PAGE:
Hackers change road sign messages

An electronic road sign, intended to warn motorists of construction, is changed in Austin, Texas on Monday. Illinois officials are worried such pranks will distract drivers from upcoming hazards. Chris Nakshima-Brown, The Associated Press

An electronic road sign, intended to warn motorists of construction, is changed in Austin, Texas on Monday. Illinois officials are worried such pranks will distract drivers from upcoming hazards. Chris Nakshima-Brown, The Associated Press

By Jim Suhr

COLLINSVILLE, Ill. – Electronic message boards meant to warn motorists of possible trouble on the road are being taken over by pranksters putting drivers on notice about everything from Nazi zombies to raptors. And highway safety officials aren’t amused.

The latest breach came during Tuesday morning’s rush hour, when hackers changed a sign along southbound Interstate 255 near St. Louis to read, “DAILY LANE CLOSURES DUE TO ZOMBIES.”

On Monday in Indiana’s Hamilton County, the electronic message on a sign in Carmel’s construction zone warned drivers of “RAPTORS AHEAD – CAUTION.” Just days earlier, “NAZI ZOMBIES! RUN!!!” and “ZOMBIES IN AREA! RUN” flashed on electronic signs at a busy Austin intersection, just west of the University of Texas campus.

As an Illinois Department of Transportation supervisory field engineer, Joe Gasaway worries that such pranks – while raising eyebrows and prompting chuckles among some motorists – may dangerously distract drivers from heeding legitimate hazards down the road. Tuesday’s real warning near here was meant to ensure safety of crews replacing guardrails.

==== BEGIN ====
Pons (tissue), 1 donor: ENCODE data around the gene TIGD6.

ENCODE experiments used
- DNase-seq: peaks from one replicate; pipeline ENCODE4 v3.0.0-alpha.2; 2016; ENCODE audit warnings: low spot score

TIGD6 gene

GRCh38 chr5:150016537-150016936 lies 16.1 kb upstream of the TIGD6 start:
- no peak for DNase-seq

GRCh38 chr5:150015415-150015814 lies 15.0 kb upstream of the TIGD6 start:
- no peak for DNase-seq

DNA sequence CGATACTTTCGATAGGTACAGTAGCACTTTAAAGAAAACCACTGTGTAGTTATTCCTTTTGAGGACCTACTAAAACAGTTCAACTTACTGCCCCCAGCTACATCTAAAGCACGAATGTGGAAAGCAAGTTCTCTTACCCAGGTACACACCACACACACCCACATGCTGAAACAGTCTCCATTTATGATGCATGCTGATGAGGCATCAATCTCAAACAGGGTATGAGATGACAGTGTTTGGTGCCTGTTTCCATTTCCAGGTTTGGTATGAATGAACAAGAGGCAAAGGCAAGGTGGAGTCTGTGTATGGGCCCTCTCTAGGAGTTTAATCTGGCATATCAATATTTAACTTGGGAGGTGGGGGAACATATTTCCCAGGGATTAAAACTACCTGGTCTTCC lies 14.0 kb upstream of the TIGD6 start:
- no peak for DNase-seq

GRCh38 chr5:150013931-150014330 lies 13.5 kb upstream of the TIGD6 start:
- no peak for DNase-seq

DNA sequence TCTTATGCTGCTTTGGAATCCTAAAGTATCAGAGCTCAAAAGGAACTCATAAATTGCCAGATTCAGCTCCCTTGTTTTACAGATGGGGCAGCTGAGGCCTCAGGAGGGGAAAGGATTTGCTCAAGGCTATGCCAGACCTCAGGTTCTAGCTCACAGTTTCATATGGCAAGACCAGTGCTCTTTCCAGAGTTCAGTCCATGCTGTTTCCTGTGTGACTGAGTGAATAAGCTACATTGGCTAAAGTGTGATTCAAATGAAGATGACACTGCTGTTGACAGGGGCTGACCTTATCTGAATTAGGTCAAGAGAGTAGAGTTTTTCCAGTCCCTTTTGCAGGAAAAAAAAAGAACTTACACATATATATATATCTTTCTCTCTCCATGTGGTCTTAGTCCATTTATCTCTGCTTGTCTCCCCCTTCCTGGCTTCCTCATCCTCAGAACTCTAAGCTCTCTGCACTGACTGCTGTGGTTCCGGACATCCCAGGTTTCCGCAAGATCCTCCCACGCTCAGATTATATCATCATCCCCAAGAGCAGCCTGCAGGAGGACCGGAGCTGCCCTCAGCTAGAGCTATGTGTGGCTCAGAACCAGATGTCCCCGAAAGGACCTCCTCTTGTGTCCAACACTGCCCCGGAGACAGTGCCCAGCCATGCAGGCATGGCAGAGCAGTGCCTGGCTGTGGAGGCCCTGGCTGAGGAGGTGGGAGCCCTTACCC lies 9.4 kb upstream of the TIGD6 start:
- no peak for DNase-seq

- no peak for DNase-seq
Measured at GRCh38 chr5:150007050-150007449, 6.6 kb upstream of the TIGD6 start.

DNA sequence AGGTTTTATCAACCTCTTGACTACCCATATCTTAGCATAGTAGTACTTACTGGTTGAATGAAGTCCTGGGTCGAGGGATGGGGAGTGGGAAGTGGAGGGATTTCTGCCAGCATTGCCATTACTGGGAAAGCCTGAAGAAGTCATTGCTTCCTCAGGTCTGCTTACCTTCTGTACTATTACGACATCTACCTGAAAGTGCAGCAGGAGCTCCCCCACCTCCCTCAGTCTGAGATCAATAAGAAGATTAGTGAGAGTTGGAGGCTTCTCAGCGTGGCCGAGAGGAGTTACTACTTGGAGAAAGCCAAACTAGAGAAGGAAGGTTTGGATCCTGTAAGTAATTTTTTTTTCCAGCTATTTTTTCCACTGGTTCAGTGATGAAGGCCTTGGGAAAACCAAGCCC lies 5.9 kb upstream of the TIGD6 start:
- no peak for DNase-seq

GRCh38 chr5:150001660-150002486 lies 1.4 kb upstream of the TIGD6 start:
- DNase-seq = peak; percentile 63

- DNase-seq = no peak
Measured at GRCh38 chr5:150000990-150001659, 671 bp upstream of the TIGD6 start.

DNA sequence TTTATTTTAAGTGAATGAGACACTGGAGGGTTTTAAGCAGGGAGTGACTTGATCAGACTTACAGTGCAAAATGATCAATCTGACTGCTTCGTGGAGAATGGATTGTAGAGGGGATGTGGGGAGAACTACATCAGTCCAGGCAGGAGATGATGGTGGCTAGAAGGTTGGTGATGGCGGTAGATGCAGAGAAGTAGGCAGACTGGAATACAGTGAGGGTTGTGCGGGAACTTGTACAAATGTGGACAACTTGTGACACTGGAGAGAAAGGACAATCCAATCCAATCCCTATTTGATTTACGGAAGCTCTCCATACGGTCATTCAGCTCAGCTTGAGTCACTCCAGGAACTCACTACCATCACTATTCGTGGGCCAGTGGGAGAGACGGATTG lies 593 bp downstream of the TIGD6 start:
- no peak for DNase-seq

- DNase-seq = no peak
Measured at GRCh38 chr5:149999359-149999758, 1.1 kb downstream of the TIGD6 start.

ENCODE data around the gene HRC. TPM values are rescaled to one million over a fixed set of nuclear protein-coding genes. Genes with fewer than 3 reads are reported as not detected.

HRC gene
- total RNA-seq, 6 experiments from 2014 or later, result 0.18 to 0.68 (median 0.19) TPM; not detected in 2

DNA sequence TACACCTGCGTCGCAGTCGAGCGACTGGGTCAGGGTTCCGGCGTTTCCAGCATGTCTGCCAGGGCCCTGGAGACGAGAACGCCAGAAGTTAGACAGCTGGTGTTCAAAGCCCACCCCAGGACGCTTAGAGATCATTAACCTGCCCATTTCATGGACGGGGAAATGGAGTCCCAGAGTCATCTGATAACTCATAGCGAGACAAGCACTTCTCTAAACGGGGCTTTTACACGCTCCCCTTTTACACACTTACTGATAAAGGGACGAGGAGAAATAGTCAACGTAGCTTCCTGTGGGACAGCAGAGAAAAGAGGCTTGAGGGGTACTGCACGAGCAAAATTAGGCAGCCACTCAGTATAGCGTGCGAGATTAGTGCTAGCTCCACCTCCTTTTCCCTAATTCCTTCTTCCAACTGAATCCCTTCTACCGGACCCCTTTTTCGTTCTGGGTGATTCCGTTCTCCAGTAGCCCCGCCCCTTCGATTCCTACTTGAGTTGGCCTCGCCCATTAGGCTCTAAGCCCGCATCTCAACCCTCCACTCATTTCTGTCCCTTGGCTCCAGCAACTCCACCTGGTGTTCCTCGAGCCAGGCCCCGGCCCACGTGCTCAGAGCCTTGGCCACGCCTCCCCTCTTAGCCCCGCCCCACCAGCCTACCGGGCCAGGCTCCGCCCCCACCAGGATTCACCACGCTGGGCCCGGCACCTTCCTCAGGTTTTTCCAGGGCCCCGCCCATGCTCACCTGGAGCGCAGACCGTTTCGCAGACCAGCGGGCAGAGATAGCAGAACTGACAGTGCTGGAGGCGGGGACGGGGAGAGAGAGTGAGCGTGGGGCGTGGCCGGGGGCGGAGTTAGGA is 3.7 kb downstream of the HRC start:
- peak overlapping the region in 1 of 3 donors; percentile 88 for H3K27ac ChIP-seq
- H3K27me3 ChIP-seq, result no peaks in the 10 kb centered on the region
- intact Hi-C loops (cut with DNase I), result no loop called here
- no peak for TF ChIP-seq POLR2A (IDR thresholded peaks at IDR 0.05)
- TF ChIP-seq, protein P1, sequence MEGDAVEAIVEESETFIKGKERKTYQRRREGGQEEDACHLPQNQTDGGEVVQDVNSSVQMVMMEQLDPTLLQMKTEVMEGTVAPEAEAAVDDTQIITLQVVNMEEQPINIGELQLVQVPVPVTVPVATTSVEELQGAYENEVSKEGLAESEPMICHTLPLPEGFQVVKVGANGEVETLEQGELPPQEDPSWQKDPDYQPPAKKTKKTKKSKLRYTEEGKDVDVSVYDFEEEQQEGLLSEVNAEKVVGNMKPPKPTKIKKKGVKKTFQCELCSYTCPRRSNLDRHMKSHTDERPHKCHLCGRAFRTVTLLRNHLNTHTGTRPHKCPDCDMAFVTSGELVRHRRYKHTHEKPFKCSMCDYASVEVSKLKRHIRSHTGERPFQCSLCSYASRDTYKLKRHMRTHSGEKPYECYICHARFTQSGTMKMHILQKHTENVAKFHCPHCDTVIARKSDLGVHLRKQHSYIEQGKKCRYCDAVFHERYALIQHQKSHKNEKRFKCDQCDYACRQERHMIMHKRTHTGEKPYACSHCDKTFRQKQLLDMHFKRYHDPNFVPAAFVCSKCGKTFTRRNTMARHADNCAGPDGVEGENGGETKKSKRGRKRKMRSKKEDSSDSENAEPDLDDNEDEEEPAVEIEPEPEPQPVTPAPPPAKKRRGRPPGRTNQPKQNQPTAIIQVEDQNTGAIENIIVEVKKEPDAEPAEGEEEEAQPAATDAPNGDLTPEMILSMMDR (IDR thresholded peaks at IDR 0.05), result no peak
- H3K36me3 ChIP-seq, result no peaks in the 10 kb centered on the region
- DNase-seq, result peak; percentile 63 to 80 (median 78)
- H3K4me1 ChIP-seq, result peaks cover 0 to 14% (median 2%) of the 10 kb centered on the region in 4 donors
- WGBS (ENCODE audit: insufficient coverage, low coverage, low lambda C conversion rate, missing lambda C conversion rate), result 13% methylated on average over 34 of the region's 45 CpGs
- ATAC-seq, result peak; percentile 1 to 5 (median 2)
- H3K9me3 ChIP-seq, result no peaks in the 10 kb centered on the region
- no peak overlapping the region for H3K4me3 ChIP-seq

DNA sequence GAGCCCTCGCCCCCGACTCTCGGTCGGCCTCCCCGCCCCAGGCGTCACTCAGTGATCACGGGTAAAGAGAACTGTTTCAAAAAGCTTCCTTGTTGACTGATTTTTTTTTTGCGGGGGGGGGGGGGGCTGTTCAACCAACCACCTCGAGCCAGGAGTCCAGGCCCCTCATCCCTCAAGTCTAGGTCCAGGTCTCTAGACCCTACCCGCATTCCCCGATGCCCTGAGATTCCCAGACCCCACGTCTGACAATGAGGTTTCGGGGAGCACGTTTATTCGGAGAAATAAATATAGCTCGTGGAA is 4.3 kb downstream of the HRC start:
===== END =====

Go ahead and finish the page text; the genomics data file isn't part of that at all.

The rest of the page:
“We understood it was a hoax, but at the same time those boards are there for a reason,” Gasaway said of the zombie warning. “We don’t want (drivers) being distracted by a funny sign.”

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    How exactly pranksters did it remains unclear. Austin Public Works spokeswoman Sara Hartley suspected the hackers there cut a padlock to get into the signs’ computers. Gasaway believes the Illinois sign was changed remotely.

    But some Web sites encourage the mischief, in some cases publishing a step-by-step lesson titled “How to Hack an Electronic Road Sign.”

    Such instructions appear on Jalopnik.com. It’s an auto blog whose editor-in-chief, Ray Wert, considers the postings borrowed from another Web site as a benevolent bid to encourage traffic-safety officials to take securing the signs more seriously.

    Jalopnik also urges its guests not to hack into electronic road signs using the information on the Web site, which Wert said has a viewership of 2.6 million a month.

    “Hacking generally is about showing where there are holes in security systems, and I think this is a great example of that,” Wert told The Associated Press by telephone Wednesday. “This is an issue that needs to be confronted by traffic safety and transportation officials.”